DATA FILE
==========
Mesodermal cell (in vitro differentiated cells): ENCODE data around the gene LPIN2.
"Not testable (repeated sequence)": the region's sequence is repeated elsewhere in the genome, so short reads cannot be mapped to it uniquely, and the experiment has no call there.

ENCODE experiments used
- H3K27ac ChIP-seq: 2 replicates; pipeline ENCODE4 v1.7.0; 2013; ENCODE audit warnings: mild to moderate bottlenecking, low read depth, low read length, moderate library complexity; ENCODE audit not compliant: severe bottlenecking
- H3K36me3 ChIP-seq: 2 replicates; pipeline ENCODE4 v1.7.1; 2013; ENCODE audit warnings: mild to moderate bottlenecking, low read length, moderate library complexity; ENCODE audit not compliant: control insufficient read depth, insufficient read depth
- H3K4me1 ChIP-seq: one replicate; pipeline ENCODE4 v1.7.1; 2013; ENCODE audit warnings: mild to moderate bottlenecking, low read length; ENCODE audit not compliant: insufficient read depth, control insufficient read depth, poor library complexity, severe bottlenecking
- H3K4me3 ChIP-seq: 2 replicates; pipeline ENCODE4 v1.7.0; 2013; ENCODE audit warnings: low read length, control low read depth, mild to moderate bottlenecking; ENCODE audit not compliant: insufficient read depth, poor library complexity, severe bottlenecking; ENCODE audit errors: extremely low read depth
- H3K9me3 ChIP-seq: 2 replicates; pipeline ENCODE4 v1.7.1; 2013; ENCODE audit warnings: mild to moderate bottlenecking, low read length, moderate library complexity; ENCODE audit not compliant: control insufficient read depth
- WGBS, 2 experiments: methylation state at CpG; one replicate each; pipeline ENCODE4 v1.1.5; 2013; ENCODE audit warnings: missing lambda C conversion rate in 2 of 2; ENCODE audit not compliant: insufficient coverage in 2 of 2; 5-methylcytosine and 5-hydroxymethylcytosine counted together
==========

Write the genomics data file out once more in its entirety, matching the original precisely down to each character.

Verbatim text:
Mesodermal cell (in vitro differentiated cells): ENCODE data around the gene LPIN2.
"Not testable (repeated sequence)": the region's sequence is repeated elsewhere in the genome, so short reads cannot be mapped to it uniquely, and the experiment has no call there.

ENCODE experiments used
- H3K27ac ChIP-seq: 2 replicates; pipeline ENCODE4 v1.7.0; 2013; ENCODE audit warnings: mild to moderate bottlenecking, low read depth, low read length, moderate library complexity; ENCODE audit not compliant: severe bottlenecking
- H3K36me3 ChIP-seq: 2 replicates; pipeline ENCODE4 v1.7.1; 2013; ENCODE audit warnings: mild to moderate bottlenecking, low read length, moderate library complexity; ENCODE audit not compliant: control insufficient read depth, insufficient read depth
- H3K4me1 ChIP-seq: one replicate; pipeline ENCODE4 v1.7.1; 2013; ENCODE audit warnings: mild to moderate bottlenecking, low read length; ENCODE audit not compliant: insufficient read depth, control insufficient read depth, poor library complexity, severe bottlenecking
- H3K4me3 ChIP-seq: 2 replicates; pipeline ENCODE4 v1.7.0; 2013; ENCODE audit warnings: low read length, control low read depth, mild to moderate bottlenecking; ENCODE audit not compliant: insufficient read depth, poor library complexity, severe bottlenecking; ENCODE audit errors: extremely low read depth
- H3K9me3 ChIP-seq: 2 replicates; pipeline ENCODE4 v1.7.1; 2013; ENCODE audit warnings: mild to moderate bottlenecking, low read length, moderate library complexity; ENCODE audit not compliant: control insufficient read depth
- WGBS, 2 experiments: methylation state at CpG; one replicate each; pipeline ENCODE4 v1.1.5; 2013; ENCODE audit warnings: missing lambda C conversion rate in 2 of 2; ENCODE audit not compliant: insufficient coverage in 2 of 2; 5-methylcytosine and 5-hydroxymethylcytosine counted together